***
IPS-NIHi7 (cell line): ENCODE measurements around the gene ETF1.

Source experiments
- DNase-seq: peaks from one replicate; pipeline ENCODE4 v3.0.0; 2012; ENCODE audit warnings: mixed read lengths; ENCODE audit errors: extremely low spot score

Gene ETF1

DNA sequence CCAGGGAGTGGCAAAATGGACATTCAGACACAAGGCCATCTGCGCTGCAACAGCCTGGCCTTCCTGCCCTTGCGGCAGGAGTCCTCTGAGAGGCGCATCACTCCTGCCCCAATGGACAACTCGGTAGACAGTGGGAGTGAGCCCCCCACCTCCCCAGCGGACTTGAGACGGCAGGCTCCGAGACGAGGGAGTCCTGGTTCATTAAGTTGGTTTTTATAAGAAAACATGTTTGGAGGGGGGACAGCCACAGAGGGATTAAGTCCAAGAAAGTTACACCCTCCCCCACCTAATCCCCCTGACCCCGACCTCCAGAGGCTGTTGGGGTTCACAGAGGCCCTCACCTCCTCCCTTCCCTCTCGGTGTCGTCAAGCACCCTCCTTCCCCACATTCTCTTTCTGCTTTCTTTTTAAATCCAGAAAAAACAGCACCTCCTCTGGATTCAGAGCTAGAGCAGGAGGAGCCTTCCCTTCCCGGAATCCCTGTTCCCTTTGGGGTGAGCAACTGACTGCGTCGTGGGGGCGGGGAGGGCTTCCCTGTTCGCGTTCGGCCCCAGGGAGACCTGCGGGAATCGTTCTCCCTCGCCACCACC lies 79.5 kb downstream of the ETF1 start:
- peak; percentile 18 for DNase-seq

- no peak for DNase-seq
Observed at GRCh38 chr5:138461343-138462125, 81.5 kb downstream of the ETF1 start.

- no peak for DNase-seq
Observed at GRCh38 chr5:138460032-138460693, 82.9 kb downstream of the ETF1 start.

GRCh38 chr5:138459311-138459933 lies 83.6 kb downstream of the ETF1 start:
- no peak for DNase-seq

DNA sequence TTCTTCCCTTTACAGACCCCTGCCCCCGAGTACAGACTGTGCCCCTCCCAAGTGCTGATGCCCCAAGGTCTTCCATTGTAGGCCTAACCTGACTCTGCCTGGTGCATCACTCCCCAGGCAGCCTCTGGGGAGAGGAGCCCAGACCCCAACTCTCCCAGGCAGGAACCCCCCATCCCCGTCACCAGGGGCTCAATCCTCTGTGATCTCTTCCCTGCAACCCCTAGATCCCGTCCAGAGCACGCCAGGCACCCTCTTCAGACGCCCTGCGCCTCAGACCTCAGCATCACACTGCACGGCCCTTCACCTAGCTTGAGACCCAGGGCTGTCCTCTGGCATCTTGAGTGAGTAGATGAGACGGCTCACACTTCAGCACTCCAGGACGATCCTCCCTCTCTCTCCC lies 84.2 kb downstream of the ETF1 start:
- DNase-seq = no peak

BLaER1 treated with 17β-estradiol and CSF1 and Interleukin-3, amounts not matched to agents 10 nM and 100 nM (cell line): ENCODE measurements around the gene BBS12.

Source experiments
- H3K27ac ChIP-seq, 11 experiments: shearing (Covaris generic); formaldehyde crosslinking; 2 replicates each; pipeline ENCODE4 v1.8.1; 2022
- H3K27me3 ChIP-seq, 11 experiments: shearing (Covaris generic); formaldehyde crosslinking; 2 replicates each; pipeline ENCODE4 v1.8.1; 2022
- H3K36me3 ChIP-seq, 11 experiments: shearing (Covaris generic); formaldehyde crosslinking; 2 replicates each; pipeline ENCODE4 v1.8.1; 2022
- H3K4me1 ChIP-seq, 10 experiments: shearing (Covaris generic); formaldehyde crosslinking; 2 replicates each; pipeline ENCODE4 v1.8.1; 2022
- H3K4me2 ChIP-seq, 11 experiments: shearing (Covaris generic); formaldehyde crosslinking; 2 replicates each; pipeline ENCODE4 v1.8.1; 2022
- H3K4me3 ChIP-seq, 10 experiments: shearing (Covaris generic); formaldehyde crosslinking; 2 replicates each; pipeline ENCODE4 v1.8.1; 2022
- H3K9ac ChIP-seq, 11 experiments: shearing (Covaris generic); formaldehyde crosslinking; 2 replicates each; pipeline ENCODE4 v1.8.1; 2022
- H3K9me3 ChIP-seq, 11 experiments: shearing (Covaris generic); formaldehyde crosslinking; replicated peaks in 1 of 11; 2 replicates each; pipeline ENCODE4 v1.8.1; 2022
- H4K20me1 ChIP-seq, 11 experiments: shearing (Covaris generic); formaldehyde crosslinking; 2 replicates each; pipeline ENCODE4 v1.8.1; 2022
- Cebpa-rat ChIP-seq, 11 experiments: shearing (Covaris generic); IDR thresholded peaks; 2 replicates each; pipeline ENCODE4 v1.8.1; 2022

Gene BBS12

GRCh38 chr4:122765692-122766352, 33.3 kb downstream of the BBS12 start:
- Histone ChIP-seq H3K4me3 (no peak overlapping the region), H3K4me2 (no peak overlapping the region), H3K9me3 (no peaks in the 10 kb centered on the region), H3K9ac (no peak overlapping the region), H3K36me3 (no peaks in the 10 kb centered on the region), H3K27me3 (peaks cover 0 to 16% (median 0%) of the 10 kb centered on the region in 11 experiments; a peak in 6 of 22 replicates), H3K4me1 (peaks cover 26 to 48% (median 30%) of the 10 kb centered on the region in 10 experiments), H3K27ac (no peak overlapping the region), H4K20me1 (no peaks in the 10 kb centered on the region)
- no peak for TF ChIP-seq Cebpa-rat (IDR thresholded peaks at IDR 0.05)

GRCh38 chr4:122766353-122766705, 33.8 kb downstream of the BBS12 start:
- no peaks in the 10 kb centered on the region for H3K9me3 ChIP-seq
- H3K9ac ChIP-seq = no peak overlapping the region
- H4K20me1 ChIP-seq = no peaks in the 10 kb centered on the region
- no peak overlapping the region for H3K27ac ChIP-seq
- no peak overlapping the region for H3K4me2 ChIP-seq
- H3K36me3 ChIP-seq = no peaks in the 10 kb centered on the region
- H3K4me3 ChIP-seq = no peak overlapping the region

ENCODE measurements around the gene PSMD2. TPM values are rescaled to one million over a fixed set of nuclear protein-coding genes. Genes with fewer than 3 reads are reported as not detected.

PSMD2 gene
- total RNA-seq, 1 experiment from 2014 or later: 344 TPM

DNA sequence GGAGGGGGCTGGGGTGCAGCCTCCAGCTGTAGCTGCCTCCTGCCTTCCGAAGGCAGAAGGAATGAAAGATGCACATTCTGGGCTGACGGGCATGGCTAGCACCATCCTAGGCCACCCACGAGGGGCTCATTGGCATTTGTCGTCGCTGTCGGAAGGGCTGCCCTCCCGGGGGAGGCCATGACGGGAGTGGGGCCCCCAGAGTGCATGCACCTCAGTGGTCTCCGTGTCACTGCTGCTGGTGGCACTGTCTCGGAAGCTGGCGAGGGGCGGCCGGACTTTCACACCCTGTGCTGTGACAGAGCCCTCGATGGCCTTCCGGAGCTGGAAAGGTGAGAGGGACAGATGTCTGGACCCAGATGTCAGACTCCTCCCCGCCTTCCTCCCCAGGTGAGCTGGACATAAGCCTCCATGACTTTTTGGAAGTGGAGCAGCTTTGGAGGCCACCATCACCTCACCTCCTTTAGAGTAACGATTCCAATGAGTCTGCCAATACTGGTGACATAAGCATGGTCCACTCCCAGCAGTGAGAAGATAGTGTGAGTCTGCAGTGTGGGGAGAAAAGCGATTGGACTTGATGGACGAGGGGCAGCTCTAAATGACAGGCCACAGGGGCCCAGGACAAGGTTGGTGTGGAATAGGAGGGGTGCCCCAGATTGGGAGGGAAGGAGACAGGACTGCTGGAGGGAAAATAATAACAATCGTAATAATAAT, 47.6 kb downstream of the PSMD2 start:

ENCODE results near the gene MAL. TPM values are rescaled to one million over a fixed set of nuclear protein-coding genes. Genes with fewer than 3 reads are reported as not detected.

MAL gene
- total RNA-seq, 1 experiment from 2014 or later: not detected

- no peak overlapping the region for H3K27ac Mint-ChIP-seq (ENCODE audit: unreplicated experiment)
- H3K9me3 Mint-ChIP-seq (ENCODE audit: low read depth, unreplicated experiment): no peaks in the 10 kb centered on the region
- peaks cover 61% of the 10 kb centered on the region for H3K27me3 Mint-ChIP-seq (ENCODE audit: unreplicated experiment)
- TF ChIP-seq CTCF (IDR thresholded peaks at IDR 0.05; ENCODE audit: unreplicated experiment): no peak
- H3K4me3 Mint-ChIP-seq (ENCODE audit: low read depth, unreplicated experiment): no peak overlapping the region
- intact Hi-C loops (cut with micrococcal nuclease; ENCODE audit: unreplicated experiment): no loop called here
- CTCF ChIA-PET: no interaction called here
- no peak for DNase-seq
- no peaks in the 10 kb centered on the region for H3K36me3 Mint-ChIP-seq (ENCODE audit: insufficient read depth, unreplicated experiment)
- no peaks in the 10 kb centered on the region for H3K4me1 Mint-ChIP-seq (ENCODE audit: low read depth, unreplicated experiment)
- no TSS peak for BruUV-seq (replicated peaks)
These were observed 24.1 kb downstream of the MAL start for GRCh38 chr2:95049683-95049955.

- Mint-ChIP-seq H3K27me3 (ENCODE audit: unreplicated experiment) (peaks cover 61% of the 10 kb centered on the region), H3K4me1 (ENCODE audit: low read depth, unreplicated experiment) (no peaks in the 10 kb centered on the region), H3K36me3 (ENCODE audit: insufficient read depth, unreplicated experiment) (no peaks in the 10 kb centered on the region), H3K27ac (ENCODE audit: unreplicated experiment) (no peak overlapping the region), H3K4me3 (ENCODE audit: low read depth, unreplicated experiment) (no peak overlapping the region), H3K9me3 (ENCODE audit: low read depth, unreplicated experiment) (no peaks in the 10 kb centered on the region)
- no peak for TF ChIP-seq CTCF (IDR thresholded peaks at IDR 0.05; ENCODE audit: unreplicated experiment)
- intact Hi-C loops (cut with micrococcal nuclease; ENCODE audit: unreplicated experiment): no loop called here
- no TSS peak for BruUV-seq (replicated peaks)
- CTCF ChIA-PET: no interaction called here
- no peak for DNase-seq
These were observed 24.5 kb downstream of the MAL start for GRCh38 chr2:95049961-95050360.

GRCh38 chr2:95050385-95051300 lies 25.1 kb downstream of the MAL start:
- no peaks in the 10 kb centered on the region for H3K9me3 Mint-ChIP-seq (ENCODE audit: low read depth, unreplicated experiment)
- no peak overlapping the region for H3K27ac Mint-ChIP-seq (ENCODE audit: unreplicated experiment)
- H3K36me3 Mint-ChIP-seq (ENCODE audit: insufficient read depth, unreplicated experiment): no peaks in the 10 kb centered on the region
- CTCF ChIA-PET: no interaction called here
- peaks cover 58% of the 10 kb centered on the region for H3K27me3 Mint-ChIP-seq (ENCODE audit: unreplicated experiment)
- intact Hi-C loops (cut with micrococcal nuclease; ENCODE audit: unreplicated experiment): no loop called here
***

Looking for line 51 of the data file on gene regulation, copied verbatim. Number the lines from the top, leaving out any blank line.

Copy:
- intact Hi-C loops (cut with micrococcal nuclease; ENCODE audit: unreplicated experiment): no loop called here